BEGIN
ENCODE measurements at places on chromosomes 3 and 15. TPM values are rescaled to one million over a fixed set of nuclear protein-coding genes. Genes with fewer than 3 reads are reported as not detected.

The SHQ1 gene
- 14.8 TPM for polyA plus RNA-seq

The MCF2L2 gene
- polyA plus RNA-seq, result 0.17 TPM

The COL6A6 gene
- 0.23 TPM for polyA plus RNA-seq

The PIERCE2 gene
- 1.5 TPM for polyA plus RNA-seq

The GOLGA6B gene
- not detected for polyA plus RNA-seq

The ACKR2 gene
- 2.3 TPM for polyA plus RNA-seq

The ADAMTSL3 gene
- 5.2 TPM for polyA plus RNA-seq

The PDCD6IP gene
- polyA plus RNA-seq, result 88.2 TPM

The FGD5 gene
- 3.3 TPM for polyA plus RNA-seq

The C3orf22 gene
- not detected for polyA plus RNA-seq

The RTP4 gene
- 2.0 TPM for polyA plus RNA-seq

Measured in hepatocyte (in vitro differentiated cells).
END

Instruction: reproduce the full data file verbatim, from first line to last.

ENCODE measurements at places on chromosomes 3 and 15. TPM values are rescaled to one million over a fixed set of nuclear protein-coding genes. Genes with fewer than 3 reads are reported as not detected.

The SHQ1 gene
- 14.8 TPM for polyA plus RNA-seq

The MCF2L2 gene
- polyA plus RNA-seq, result 0.17 TPM

The COL6A6 gene
- 0.23 TPM for polyA plus RNA-seq

The PIERCE2 gene
- 1.5 TPM for polyA plus RNA-seq

The GOLGA6B gene
- not detected for polyA plus RNA-seq

The ACKR2 gene
- 2.3 TPM for polyA plus RNA-seq

The ADAMTSL3 gene
- 5.2 TPM for polyA plus RNA-seq

The PDCD6IP gene
- polyA plus RNA-seq, result 88.2 TPM

The FGD5 gene
- 3.3 TPM for polyA plus RNA-seq

The C3orf22 gene
- not detected for polyA plus RNA-seq

The RTP4 gene
- 2.0 TPM for polyA plus RNA-seq

Measured in hepatocyte (in vitro differentiated cells).